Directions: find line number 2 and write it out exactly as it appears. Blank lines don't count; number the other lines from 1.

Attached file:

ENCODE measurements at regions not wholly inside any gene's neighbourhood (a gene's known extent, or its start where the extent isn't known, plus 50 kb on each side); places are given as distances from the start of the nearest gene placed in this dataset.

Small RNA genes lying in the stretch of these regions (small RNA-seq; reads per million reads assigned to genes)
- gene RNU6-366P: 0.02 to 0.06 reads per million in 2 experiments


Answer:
Small RNA genes lying in the stretch of these regions (small RNA-seq; reads per million reads assigned to genes)